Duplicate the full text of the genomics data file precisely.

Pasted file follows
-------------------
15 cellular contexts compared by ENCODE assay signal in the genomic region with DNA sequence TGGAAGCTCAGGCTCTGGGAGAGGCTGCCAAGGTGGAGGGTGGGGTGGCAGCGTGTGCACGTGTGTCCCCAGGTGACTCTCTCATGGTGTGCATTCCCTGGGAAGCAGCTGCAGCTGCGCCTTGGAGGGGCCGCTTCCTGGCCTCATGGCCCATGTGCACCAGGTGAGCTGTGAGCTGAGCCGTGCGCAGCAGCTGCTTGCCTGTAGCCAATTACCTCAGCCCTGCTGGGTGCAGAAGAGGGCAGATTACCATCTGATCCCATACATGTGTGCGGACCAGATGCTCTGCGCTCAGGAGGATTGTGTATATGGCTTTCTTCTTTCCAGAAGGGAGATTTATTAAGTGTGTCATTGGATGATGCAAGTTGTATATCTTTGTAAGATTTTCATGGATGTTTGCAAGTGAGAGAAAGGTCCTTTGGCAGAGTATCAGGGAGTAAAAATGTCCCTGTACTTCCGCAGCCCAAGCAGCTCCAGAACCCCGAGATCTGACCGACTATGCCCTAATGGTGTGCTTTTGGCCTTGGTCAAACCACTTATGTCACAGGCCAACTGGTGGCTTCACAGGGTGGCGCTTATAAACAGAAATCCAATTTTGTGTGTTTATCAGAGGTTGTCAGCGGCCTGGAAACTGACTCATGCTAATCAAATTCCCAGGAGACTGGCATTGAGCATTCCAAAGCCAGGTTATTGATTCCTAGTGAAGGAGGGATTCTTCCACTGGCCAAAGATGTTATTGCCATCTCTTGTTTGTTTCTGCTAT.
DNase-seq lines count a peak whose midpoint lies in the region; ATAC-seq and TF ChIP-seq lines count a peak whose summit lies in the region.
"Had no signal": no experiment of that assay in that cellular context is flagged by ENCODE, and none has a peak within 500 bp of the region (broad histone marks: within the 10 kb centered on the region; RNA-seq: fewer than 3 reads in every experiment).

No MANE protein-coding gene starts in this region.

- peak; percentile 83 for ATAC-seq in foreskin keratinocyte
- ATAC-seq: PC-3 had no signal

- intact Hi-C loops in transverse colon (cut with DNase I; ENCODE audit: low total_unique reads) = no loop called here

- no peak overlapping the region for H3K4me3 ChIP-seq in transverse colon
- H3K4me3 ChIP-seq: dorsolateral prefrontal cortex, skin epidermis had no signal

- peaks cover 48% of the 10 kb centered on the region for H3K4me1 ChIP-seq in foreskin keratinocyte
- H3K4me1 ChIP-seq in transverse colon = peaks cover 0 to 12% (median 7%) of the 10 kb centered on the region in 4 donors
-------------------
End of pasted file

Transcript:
15 cellular contexts compared by ENCODE assay signal in the genomic region with DNA sequence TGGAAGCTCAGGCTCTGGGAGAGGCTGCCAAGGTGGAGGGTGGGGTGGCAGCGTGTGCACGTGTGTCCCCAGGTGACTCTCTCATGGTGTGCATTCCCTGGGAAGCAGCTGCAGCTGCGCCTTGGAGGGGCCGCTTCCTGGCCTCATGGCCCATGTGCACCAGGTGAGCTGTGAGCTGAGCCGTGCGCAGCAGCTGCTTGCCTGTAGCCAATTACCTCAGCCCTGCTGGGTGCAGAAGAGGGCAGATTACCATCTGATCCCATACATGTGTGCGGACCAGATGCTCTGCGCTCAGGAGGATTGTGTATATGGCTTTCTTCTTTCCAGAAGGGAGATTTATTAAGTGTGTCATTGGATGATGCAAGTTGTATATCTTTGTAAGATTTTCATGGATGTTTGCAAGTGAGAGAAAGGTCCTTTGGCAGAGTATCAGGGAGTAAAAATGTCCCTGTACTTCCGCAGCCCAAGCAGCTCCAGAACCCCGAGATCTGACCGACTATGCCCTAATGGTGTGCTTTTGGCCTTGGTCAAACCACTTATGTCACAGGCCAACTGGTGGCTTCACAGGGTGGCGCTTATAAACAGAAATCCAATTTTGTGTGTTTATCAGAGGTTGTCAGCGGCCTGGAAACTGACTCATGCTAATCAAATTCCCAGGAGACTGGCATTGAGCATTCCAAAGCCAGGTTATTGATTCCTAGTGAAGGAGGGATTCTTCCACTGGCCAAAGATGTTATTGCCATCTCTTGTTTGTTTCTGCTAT.
DNase-seq lines count a peak whose midpoint lies in the region; ATAC-seq and TF ChIP-seq lines count a peak whose summit lies in the region.
"Had no signal": no experiment of that assay in that cellular context is flagged by ENCODE, and none has a peak within 500 bp of the region (broad histone marks: within the 10 kb centered on the region; RNA-seq: fewer than 3 reads in every experiment).

No MANE protein-coding gene starts in this region.

- peak; percentile 83 for ATAC-seq in foreskin keratinocyte
- ATAC-seq: PC-3 had no signal

- intact Hi-C loops in transverse colon (cut with DNase I; ENCODE audit: low total_unique reads) = no loop called here

- no peak overlapping the region for H3K4me3 ChIP-seq in transverse colon
- H3K4me3 ChIP-seq: dorsolateral prefrontal cortex, skin epidermis had no signal

- peaks cover 48% of the 10 kb centered on the region for H3K4me1 ChIP-seq in foreskin keratinocyte
- H3K4me1 ChIP-seq in transverse colon = peaks cover 0 to 12% (median 7%) of the 10 kb centered on the region in 4 donors